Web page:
If it takes a village to raise children, then it takes a nation’s people to tackle its injustices. Not trending buzzwords.Tweet
COVID-19 at its peak was tough on so many all over the world. So much worry in fact, that there was tons of talk on mental health. People, experts and layperson alike wondered about the pandemic’s impact on our mental well-being. My question now is; where did all the buzz and concern go? Are we a society full of two-minute trends and trending buzzwords?
If this is indeed the case, I have some real concerns around emulating the behaviours of social media’s algorithms. Firstly, if we are to tackle our most pressing social concerns like mental illness, how do we get anywhere if it falls off the radar faster than a supersonic jet?
I’m afraid we can’t. Even though a few of us, in comparison to the total population, still champion the cause, most are moved on to the next three-minute outrage. While I am proud of the work we are all doing as mental health advocates, is it enough?
I think it’s time that we recognize the destructive power of mental illness. Not only is it damaging to the individual but its impact on all of us is too large to be a trending buzzword. Furthermore, we need to work on understanding how events around us shape the mental-health landscape.
Free chapter download of my new book, The Road To Mental Wellness
So dark and dreary are the times we live in. I feel like there is no end to the media’s insistence on feeding us all things trauma-related. It’s unrelenting. As if that weren’t bad enough, some see nothing wrong with posting a video depicting a violent act; they are everywhere. Personally, I feel like gory images do little in the way of getting justice overall because it leaves many more damaged and suicidal.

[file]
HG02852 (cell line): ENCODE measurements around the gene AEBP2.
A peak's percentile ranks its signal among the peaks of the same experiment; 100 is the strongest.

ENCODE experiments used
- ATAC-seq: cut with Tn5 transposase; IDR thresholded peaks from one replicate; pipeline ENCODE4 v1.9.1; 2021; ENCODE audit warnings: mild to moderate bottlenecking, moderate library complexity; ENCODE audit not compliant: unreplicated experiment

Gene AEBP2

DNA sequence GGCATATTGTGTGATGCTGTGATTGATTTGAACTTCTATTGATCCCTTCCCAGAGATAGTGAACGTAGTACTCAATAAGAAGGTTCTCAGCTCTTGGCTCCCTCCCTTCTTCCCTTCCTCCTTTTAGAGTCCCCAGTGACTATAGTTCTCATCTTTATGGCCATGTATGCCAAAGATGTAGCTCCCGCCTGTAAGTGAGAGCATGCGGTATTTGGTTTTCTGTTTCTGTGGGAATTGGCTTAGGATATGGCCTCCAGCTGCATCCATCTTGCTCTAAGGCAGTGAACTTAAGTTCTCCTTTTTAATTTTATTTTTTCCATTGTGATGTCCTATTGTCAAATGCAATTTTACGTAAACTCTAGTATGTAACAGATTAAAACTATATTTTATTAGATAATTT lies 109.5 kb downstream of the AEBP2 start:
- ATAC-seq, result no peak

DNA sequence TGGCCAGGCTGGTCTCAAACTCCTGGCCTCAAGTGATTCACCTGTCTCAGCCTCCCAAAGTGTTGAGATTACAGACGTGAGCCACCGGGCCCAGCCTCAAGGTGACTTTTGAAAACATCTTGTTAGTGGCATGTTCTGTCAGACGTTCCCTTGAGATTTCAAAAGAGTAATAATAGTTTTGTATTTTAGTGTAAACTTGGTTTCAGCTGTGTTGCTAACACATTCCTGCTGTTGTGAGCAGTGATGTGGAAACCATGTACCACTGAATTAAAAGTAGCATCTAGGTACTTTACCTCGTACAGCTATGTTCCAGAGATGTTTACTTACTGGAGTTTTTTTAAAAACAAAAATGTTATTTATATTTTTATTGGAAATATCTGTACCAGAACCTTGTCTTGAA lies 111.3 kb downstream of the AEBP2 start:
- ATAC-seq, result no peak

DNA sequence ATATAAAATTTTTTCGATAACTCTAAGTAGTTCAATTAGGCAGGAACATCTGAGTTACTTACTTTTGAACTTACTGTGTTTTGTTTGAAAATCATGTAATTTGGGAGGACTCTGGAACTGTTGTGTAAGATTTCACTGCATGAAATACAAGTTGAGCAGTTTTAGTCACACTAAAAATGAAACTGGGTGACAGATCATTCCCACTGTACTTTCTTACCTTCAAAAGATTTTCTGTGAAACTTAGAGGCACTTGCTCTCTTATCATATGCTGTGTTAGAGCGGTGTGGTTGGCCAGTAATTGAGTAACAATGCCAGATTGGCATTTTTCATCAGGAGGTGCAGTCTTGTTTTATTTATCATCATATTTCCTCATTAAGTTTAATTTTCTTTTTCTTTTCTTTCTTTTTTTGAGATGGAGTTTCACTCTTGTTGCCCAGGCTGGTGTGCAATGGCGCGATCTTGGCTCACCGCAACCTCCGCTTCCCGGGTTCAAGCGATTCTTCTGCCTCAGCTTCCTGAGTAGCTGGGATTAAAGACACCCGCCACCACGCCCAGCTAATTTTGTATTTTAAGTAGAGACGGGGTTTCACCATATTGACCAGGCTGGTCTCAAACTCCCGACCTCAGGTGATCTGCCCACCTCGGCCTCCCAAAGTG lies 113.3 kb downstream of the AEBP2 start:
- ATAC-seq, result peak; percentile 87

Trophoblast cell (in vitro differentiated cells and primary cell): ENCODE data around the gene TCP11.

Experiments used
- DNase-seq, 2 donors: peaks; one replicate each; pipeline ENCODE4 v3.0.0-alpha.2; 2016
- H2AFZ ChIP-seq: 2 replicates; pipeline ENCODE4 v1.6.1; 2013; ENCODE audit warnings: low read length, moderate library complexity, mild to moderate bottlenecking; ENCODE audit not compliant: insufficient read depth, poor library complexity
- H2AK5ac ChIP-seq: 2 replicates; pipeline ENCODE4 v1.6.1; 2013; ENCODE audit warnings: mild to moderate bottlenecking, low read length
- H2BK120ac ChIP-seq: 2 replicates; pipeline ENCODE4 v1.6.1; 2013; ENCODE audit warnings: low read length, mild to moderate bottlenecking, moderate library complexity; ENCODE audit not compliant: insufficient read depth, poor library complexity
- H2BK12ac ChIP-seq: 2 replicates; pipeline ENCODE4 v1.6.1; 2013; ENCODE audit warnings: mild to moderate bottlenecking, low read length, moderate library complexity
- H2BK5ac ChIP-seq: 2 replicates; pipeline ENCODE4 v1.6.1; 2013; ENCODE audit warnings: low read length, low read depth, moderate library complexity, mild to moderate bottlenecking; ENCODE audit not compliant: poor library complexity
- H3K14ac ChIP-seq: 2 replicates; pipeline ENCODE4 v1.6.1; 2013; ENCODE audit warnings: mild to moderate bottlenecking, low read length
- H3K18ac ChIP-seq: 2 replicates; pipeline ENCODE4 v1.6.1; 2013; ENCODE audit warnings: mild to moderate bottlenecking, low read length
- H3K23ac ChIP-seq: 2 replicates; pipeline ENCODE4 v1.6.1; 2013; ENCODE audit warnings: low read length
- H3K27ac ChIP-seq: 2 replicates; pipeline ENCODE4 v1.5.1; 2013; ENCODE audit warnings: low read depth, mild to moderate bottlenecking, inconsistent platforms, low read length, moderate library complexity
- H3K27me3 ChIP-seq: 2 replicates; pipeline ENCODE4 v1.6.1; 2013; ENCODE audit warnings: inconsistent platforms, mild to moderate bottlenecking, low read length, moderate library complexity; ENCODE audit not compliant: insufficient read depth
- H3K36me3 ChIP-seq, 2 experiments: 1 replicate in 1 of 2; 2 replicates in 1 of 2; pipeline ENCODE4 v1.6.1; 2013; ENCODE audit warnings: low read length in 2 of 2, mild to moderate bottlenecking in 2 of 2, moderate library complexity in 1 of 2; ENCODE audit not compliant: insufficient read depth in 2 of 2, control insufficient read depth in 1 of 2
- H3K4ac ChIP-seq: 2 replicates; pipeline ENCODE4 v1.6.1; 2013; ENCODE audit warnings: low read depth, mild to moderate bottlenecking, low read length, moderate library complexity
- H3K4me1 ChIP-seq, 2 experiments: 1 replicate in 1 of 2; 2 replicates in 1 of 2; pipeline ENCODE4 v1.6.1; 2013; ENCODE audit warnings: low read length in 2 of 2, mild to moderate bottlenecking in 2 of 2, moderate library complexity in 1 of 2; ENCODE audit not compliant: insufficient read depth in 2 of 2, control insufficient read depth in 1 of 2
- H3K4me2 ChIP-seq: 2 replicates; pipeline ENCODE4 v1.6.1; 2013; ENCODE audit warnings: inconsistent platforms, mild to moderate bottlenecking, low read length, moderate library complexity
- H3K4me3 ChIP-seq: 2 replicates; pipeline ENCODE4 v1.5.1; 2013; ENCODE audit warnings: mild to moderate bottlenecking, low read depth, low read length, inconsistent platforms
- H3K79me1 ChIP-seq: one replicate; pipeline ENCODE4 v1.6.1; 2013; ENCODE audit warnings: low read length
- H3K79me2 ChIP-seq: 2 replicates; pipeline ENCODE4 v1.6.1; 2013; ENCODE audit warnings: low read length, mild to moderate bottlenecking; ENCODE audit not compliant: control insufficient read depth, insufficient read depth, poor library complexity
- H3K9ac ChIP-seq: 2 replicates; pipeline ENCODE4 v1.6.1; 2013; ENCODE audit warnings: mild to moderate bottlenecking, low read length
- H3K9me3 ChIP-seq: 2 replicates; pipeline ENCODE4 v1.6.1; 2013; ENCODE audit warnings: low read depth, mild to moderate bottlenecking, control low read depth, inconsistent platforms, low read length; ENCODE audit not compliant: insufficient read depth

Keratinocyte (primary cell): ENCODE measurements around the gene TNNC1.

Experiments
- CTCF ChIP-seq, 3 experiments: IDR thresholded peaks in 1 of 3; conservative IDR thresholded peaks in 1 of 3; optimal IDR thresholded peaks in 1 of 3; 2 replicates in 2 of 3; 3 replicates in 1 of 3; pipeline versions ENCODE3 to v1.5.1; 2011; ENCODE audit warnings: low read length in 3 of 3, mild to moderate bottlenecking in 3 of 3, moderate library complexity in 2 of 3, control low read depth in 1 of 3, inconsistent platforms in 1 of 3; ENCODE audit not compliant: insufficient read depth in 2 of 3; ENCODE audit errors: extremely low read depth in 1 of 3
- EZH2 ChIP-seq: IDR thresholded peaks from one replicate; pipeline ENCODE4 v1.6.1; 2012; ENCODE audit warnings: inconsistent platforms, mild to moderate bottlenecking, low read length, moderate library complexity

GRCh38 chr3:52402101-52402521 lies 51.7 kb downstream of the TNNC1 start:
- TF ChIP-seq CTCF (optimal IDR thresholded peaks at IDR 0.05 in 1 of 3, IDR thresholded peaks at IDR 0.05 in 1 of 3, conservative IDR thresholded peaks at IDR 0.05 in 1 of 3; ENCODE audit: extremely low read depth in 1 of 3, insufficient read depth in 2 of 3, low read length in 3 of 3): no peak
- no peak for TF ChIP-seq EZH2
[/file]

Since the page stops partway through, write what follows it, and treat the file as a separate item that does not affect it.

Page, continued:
I think it’s fair to say that mental illness can spread like a virus, fed by exposure to every conceivable tragic story. But also, it worsens by our refusal as a society to ensure we or someone we know aren’t the next victim of the mental illness pandemic. We can accomplish wonderful things if we do so as a collective.
Having PTSD, myself, I go further into my shell with all this chaos. I do so simply because it feels inescapable to me. I’m sure many others feel the same. Sadly, while showing the darkest disparities of humanity on social media isn’t likely to go away, it tells me one thing: more help is needed.
Like what you are reading? Try Find Time To Do What You Love.
My friends, the outcry around mental illness needs to be more than a flash in the pan, The talk needs to be more than trending buzzwords, It needs to be a battle taken on by the majority, every day. We don’t only lose people to the virus; we also lose an untold amount because of the mental suffering brought on by it… Please be safe!
Want to show your support for mental health through the clothing you wear? Check out Mental Health Merch at the Wellness Shop
Check out the book I helped to write:
Lemonade Stand: Vol. III
Created by Josh Rivedal and Kathleen Myre, Lemonade Stand: Vol. III is a compilation of 20 stories from those who have served in the emergency services and the military. In it, the authors talk about their battles with PTSD, a debilitating and for many, a life-long mental illness. So, if you are from the military or emergency services, perhaps this book can help you combat the feelings of isolation and fear that frequently come with post-traumatic stress disorder. Sometimes, just knowing that there are others out there, just like you, can provide you with the strength and courage to speak up/and or get the help you need. The intention of this book is to help with that…. You’re not alone.
Also, Lemonade Stand: Vol III was written to help combat the stigma that often accompanies mental illness, best of all, it attempts to give all who served their countries and communities a voice… Which is amazing!
If you are struggling, please go here for help: Crisis Services Canada
Contact me on my Facebook page: The Road To Mental Wellness